Last night the students danced the first performance of the series in the huge theatre at Beijing Dance Academy. The wings are the size of The Place theatre and it seats 1500. There were nine Conservatoires from around the world performing including representatives from New Zealand, Hong Kong, Trinidad and Tobago, Japan, USA (Purchase College), Italy and of course us!
Drift was really well received and got the biggest cheer other that the final big tap dance. Two young Japanese girls danced traditional work in full Japanese dress, with great control and dynamics.There were also two beautiful duets from New Zealand, of exquisite crafting with such depth and integrity. The first piece, started in darkness with Maori chanting from the back of the theatre and gradually moved to stage. The piece had filmed work on the backdrop throughout, mainly sea views which all linked to the work on stage.
One performer from the USA did a piece with 24 hoola hoops! Gradually constructing them as different objects and animals around her body as she constantly did a sort of skippy hoppy step. At the end of the show, when everyone joined the dancers on the stage, she was mobbed by loads of the visiting professors asking her to teach them how to do it.
There were formal photographs taken with all the presidents, professors, students and VIPS from Beijing Dance Academy. Then, spontaneously all the Presidents and Professors went around the groups of dancers to congratulate them and discuss the works. It was a really wonderful evening. David and I had missed dinner and discovered the only place that was open close to our hotel was T.G.I Friday's, so it was burgers for supper, along with the jury members from the Ballet competition who were also there.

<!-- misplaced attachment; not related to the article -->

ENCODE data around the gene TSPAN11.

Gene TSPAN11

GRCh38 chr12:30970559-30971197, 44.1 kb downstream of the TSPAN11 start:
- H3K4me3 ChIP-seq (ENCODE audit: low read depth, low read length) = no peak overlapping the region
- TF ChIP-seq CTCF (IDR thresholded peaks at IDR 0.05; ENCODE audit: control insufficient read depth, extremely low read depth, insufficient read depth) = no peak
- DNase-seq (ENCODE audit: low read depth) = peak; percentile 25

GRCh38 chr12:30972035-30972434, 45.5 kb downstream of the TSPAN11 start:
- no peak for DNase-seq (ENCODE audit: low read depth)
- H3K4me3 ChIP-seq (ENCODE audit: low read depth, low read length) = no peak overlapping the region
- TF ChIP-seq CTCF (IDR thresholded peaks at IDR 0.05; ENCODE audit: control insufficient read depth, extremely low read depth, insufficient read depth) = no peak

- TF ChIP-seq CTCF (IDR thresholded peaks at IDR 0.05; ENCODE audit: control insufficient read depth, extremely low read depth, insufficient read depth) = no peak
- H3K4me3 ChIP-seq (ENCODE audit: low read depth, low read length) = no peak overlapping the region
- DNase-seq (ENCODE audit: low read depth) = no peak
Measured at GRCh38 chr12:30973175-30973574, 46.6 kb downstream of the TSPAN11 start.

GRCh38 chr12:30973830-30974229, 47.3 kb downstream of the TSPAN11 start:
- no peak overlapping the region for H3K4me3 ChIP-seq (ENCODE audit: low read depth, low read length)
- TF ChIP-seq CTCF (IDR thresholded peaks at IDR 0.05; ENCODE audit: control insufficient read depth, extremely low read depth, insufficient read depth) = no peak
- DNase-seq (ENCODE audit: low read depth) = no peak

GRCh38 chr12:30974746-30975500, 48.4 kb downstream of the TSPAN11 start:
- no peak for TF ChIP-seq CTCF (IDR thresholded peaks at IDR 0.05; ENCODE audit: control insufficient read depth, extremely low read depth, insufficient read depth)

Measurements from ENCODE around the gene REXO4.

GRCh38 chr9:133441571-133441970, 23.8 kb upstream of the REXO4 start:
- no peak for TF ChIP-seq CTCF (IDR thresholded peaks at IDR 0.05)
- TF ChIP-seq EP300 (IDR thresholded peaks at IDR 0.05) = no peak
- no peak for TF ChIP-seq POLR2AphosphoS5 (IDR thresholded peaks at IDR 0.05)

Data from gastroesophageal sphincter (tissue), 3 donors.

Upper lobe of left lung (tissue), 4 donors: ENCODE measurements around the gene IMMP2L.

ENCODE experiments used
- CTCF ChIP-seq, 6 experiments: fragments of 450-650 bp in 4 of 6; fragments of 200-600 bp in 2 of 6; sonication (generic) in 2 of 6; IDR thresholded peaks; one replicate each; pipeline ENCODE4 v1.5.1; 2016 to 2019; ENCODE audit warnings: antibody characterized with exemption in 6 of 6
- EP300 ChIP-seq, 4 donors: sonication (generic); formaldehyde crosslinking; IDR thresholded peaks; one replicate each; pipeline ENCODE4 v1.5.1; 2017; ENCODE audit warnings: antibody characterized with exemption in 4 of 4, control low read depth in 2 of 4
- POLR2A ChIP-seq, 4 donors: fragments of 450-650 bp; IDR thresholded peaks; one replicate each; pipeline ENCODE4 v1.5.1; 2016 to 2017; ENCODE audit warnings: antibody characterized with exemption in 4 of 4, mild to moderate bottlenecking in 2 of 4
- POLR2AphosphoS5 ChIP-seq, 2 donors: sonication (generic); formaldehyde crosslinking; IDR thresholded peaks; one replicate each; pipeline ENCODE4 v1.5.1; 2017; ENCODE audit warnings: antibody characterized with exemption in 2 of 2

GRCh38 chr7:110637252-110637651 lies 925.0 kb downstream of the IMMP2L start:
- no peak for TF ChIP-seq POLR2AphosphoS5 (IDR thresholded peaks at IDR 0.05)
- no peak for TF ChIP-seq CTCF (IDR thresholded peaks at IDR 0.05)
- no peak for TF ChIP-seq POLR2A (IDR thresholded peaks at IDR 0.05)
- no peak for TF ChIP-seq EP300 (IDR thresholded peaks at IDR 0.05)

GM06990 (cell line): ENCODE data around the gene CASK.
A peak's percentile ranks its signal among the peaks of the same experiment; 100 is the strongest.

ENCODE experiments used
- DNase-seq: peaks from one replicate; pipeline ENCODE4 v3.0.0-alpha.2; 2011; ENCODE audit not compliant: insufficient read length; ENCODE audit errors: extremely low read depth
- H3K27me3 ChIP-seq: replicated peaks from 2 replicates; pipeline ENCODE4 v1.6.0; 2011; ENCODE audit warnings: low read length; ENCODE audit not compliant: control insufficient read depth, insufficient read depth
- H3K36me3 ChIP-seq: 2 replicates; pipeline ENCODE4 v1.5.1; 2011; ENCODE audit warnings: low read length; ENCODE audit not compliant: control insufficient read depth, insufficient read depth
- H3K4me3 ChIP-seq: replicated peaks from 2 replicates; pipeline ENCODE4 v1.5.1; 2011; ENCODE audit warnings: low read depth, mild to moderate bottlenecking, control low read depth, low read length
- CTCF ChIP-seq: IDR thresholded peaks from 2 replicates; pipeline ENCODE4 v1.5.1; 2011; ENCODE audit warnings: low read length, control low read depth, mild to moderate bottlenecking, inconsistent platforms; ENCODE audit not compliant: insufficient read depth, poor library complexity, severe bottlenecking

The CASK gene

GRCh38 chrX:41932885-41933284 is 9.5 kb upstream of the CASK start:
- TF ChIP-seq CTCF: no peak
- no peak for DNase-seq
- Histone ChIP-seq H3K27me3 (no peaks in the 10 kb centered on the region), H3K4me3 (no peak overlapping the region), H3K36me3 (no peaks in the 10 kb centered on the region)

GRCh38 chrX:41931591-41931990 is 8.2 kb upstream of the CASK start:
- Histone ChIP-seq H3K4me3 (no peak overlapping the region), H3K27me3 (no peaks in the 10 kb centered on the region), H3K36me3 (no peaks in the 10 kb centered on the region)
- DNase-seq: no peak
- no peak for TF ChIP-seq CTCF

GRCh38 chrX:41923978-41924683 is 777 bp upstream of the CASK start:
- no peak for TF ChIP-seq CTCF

The plan for tomorrow is to take a trip to visit the Great Wall of China.
We enjoyed the chance to sit down and relax for five minutes in the sun this morning, before the bus arrived to whisk us away to our next activity which was a 'grand signing of agreements' ceremony followed by the giving and receiving of gifts. The performance of Drift will be tonight!
It has been wall to wall speeches and formal photographs over the last few days. I feel like I’ve been photographed more than Princess Diana, but then everyone else has too! I did my speech on Sunday and David Steele did his this morning, following a speech on Chinese folk dance and Chinese Classical Dance. Also on the line-up today was Carol Walker, Emeritus Professor, Purchase College SUNY and long-time friend of many of us in the LCDS faculty. Following the speeches we went to the theatre in the Beijing Dance Academy, to wait for James and the dancers to do their technical rehearsal. Drift gets performed tomorrow night on Tue 14 Oct.
There are people from all over the world, it is absolutely fascinating and a real privilege to hear such visionary speakers. The indigenous dances from all over Asia are really beautiful and the ballet we’ve seen is very precise. We have seen lots of familiar faces including LCDS alumna Azzura Ardovini and Katie Cambridge who were just off the plane and in Beijing to work with Chris Bannerman and Jonathan Lunn on their Crossing Borders project. They have 10 days of rehearsals before they will perform, so we will miss that.
The smog lifted this morning which was a relief as we can now all breathe more easily and see the sun. To make the most of some downtime the students have taken the opportunity to visit the Winter Palace in Beihai Park and James Wilton has gone to find the Forbidden City.
We arrived in Beijing today. We spent the morning in Shanghai and sat in on a Chinese Folk Dance Class at the Shanghai Dance Academy with five live musicians. It was wonderful, we are seeing and learning loads on this visit already.